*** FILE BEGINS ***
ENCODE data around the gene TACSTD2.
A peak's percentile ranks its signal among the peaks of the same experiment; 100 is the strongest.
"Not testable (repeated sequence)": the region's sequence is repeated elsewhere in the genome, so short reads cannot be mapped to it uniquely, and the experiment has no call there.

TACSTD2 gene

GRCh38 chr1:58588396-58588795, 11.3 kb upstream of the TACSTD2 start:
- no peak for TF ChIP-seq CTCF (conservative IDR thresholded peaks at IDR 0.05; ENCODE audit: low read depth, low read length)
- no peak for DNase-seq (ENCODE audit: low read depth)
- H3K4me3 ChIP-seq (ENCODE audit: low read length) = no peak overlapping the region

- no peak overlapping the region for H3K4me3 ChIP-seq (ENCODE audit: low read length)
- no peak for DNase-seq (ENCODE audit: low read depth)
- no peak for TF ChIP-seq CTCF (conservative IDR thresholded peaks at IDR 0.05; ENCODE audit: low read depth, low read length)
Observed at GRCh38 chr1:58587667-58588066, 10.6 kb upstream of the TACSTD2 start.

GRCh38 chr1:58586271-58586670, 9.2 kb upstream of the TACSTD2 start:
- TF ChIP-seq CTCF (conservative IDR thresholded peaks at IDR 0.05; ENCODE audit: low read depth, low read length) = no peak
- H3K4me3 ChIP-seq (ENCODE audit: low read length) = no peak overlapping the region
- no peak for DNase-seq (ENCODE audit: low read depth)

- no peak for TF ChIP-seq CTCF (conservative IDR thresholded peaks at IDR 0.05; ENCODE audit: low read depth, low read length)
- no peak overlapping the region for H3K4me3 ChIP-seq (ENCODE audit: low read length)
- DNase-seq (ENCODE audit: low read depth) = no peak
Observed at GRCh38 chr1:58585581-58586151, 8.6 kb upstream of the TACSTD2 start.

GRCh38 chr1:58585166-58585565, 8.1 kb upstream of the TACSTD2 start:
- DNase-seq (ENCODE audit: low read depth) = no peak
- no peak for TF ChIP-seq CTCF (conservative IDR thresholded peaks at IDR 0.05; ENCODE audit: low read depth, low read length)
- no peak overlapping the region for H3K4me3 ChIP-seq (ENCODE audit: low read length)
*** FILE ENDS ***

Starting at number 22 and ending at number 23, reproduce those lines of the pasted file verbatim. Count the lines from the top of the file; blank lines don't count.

- DNase-seq (ENCODE audit: low read depth) = no peak
- no peak for TF ChIP-seq CTCF (conservative IDR thresholded peaks at IDR 0.05; ENCODE audit: low read depth, low read length)